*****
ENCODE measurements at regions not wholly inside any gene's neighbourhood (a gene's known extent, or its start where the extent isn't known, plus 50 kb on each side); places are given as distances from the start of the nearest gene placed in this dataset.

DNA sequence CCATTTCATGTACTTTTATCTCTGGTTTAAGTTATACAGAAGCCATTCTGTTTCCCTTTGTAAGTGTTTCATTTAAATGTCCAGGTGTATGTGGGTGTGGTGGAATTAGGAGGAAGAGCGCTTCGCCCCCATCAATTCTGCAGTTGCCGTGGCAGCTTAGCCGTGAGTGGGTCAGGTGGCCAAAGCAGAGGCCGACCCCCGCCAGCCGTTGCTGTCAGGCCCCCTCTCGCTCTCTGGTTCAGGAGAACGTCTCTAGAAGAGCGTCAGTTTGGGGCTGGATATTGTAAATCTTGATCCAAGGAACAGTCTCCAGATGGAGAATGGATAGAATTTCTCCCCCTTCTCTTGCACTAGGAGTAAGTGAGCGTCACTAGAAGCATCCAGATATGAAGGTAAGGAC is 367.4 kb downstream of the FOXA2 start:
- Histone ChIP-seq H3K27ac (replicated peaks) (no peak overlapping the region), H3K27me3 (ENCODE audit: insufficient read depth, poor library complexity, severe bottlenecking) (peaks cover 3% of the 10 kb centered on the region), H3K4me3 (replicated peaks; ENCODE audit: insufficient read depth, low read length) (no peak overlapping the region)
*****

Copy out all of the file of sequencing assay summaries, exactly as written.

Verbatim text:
ENCODE measurements at regions not wholly inside any gene's neighbourhood (a gene's known extent, or its start where the extent isn't known, plus 50 kb on each side); places are given as distances from the start of the nearest gene placed in this dataset.

DNA sequence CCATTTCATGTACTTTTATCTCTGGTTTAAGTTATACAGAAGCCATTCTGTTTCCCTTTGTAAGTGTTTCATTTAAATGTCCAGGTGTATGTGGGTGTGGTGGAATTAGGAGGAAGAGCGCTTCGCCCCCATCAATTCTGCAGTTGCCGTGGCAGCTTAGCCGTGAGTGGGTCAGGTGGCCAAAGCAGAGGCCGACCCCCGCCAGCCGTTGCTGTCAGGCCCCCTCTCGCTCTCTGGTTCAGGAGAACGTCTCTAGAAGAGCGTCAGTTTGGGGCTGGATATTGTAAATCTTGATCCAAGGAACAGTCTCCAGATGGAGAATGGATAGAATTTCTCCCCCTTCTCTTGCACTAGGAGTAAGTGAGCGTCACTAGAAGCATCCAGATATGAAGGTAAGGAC is 367.4 kb downstream of the FOXA2 start:
- Histone ChIP-seq H3K27ac (replicated peaks) (no peak overlapping the region), H3K27me3 (ENCODE audit: insufficient read depth, poor library complexity, severe bottlenecking) (peaks cover 3% of the 10 kb centered on the region), H3K4me3 (replicated peaks; ENCODE audit: insufficient read depth, low read length) (no peak overlapping the region)